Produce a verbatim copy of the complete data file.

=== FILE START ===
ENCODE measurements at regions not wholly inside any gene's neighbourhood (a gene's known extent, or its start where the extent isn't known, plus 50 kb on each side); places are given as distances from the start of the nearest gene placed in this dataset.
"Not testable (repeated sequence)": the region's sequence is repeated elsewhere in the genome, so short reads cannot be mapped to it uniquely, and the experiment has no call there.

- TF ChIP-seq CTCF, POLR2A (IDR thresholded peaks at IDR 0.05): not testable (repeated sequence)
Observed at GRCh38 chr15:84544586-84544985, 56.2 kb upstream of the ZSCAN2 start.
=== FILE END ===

ENCODE measurements at regions not wholly inside any gene's neighbourhood (a gene's known extent, or its start where the extent isn't known, plus 50 kb on each side); places are given as distances from the start of the nearest gene placed in this dataset.
"Not testable (repeated sequence)": the region's sequence is repeated elsewhere in the genome, so short reads cannot be mapped to it uniquely, and the experiment has no call there.

- TF ChIP-seq CTCF, POLR2A (IDR thresholded peaks at IDR 0.05): not testable (repeated sequence)
Observed at GRCh38 chr15:84544586-84544985, 56.2 kb upstream of the ZSCAN2 start.